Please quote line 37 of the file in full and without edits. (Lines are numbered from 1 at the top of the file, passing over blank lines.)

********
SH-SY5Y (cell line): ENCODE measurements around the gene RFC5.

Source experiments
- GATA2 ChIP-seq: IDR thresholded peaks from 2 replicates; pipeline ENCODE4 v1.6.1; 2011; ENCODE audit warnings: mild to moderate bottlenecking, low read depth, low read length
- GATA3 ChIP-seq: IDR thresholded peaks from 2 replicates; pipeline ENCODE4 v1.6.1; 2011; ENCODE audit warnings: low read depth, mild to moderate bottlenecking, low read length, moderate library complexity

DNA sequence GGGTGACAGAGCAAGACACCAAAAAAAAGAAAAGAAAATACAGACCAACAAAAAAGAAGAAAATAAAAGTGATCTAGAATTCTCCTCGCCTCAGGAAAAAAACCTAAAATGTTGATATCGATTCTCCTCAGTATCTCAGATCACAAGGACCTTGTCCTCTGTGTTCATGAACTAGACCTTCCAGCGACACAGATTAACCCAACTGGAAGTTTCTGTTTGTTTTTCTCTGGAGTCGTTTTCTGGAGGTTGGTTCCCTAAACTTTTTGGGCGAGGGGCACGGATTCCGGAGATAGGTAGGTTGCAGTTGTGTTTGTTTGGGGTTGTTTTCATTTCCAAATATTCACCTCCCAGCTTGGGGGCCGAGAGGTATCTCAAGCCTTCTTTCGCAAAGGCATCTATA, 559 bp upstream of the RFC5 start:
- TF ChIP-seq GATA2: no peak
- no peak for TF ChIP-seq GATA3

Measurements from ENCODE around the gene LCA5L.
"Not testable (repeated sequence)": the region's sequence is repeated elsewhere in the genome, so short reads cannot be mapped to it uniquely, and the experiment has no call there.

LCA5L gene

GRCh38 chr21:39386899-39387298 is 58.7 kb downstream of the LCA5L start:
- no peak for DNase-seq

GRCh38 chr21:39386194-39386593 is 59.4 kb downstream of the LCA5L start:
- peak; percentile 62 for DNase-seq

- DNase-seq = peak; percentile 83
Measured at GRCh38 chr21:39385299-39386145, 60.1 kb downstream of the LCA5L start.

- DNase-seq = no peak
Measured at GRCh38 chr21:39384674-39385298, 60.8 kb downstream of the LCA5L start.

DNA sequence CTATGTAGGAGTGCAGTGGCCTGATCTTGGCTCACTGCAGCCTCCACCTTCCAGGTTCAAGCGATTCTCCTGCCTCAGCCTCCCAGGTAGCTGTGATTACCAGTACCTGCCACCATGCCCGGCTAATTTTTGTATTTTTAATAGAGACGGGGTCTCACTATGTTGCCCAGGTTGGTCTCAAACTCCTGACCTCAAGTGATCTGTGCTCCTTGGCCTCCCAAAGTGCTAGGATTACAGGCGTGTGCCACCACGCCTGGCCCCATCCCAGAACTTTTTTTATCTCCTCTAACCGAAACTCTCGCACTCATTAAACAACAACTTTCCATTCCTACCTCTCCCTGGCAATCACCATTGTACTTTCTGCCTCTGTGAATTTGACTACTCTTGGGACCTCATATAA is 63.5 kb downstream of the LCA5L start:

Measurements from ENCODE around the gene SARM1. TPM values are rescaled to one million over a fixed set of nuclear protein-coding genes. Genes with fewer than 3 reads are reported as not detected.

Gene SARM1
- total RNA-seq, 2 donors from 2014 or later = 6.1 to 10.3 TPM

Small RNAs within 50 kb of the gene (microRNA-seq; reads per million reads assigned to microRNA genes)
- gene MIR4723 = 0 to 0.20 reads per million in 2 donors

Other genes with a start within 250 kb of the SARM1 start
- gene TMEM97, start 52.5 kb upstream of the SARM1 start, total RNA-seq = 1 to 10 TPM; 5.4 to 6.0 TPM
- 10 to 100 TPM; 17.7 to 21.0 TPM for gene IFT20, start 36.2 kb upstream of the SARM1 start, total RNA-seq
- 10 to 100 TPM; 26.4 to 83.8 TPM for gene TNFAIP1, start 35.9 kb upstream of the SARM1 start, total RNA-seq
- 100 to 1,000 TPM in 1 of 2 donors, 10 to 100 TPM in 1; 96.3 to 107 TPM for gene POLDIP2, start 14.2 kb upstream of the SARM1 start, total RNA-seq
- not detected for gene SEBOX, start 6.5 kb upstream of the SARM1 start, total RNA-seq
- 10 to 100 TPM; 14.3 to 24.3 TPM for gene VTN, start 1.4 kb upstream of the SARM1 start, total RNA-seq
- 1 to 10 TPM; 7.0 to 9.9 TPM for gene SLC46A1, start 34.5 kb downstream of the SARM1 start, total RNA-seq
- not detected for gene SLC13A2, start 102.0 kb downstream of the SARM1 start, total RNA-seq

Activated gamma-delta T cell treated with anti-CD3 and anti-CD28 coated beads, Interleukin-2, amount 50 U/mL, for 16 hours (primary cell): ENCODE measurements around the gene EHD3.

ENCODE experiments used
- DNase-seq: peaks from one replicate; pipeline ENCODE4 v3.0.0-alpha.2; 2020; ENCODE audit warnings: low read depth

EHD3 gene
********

EHD3 gene